[Maybe something deep about donations; not sure]
[Maybe something about compensating altruists or compensating for roles often filled by altruists; not sure]
[Maybe something about status; not sure]
Possibly I’m wrong about which attitudes are common.
For now I’m just starting a list, not trying to be legible, much less change minds. I know I haven’t explained my views.
Edit: I’m sharing controversial beliefs, without justification and with some framed provocatively. If one of these views makes you think worse of me to a nontrivial degree, please ask for elaboration; maybe there’s miscommunication or it’s more reasonable than it seems. Edit 2: there are so many comments; I may not respond to requests-for-elaboration but will at least notice them as a bid-for-elaboration-at-some-point.
(meta musing) The conjunction of the negations of a bunch of statements seems a bit doomed to get a lot of disagreement karma, sadly. Esp. if the statements being negated are “common beliefs” of people like the ones on this forum.
I agreed with some of these and disagreed with others, so I felt unable to agreevote. But I strongly appreciated the post overall so I strong-upvoted.
This is just straightforwardly correct statistics. For example, ask a true bayesian to estimate the outcome of flipping a coin of unknown bias, and they will construct a probability distribution of coin flip probabilites, and only reduce this to a single probability when forced to make a bet. But when not taking a bet, they should be doing updates on the distribution, not the final estimate. (I’m pretty sure this is in fact the only logical way to do a bayesian update for the problem).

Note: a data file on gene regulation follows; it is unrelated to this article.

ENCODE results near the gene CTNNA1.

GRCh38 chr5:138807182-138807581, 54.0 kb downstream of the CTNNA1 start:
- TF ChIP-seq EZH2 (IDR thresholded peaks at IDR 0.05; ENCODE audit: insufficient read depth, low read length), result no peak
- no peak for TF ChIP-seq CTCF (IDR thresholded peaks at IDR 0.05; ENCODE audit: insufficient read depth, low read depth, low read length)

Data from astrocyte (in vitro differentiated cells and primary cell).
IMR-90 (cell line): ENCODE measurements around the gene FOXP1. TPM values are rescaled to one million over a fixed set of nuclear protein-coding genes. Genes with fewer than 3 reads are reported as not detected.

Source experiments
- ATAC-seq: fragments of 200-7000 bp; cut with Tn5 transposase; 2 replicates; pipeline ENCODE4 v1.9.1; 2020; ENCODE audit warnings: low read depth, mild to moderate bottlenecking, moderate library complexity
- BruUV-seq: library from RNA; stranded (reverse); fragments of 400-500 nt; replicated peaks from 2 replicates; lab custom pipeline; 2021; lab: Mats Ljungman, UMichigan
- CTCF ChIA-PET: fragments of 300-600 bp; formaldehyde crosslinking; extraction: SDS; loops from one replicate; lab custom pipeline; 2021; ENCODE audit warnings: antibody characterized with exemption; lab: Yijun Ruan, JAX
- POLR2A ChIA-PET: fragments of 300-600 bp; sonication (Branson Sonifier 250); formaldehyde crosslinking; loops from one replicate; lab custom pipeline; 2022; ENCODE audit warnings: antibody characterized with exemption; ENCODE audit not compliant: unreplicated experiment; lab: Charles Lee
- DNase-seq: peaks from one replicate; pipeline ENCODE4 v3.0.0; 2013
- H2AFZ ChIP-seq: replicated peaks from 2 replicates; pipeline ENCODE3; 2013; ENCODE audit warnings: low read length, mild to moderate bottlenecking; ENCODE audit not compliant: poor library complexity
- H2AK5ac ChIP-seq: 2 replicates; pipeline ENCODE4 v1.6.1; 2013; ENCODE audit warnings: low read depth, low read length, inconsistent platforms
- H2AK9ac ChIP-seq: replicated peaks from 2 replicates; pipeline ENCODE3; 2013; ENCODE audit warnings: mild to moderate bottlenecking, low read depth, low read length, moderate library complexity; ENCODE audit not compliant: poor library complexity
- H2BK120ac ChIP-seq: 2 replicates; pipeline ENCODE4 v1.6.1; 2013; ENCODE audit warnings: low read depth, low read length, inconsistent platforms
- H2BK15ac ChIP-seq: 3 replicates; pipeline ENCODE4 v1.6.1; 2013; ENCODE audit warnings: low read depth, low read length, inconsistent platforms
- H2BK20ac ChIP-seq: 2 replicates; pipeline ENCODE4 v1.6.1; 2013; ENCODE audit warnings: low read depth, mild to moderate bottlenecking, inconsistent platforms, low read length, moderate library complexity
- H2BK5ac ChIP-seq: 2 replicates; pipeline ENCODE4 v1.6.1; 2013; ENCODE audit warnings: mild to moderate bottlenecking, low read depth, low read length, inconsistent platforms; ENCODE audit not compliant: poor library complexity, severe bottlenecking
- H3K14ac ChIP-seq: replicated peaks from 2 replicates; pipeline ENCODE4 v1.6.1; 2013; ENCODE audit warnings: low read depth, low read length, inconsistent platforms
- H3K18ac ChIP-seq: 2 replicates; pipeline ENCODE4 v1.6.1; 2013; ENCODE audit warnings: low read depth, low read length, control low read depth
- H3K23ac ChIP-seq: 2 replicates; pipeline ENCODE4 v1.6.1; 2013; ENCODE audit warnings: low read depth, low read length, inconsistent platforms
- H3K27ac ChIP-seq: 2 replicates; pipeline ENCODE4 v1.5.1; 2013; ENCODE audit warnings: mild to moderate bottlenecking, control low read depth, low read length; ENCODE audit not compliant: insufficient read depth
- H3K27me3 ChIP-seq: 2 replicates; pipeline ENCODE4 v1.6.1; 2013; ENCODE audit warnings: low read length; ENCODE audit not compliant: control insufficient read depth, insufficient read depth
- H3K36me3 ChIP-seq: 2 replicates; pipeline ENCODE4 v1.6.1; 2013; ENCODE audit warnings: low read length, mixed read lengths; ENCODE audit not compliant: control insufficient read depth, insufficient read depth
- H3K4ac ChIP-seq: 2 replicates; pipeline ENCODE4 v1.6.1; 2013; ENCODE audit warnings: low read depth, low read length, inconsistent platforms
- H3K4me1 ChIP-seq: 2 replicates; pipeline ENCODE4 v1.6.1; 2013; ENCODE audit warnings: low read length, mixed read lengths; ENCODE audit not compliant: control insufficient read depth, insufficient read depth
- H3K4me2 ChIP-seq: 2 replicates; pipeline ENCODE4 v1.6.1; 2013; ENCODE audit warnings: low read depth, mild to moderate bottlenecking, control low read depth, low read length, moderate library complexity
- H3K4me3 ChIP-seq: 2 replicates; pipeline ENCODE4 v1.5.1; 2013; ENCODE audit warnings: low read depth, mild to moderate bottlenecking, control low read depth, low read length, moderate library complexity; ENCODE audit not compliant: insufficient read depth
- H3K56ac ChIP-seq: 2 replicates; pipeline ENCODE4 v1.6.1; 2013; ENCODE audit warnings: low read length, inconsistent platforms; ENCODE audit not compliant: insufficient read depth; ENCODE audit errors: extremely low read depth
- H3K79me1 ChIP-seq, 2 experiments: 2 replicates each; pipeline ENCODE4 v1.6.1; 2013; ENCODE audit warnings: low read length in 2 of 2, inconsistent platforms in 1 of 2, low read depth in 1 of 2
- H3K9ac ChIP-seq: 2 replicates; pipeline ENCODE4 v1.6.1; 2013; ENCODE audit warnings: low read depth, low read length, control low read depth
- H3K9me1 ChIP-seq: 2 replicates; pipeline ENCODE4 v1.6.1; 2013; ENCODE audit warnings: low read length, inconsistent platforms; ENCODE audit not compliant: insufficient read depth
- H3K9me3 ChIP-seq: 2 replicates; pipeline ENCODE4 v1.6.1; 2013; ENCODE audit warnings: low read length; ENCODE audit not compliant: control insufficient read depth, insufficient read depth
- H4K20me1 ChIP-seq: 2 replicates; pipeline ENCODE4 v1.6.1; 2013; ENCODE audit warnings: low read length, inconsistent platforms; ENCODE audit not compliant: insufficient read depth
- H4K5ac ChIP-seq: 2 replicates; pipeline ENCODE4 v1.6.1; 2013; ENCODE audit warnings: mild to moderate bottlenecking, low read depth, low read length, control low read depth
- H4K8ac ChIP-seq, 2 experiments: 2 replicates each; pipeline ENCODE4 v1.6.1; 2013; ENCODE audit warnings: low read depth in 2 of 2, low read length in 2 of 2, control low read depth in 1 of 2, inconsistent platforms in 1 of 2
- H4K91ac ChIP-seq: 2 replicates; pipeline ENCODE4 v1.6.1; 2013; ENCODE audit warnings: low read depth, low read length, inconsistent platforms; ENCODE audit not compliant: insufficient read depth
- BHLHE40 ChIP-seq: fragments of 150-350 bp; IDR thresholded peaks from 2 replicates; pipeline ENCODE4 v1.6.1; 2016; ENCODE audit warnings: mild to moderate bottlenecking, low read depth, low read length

And why are we stating probabilities anyway? The main reason seems to be to quantify and communicate our beliefs. But if my “25% probability ” comes from a different distribution to your “25% probability ”, we may appear to be in agreement when in fact our worldviews differ wildly. I think giving credence intervals over probabilities is strictly better than this.
Thanks. I agree! (Except with your last sentence.) Sorry for failing to communicate clearly; we were thinking about different contexts.
When I do this, it’s because I’m unable or unwilling to assign a probability distribution over the probabilities, so it won’t reduce to simple (precise) probabilities. Actually, in general, I think precise probabilities are epistemically unjustified (e.g. Schoenfield, 2012, section 3), but I’m willing to use more or less precise probabilities depending on the circumstances.
I’m not sure if I’d claim to have such unstable beliefs myself, but if you’re trying to be very precise with very speculative, subjective and hard-to-specifically-defend probabilities, then I’d imagine they could be very unstable, and influenced by things like your mood, e.g. optimism and pessimism bias. That is, unless you commit to your credences even if you’d had formed different ones if you had started from scratch or you make arbitrary choices in forming them that could easily have gone differently. You might weigh the same evidence or arguments differently from one day to the next.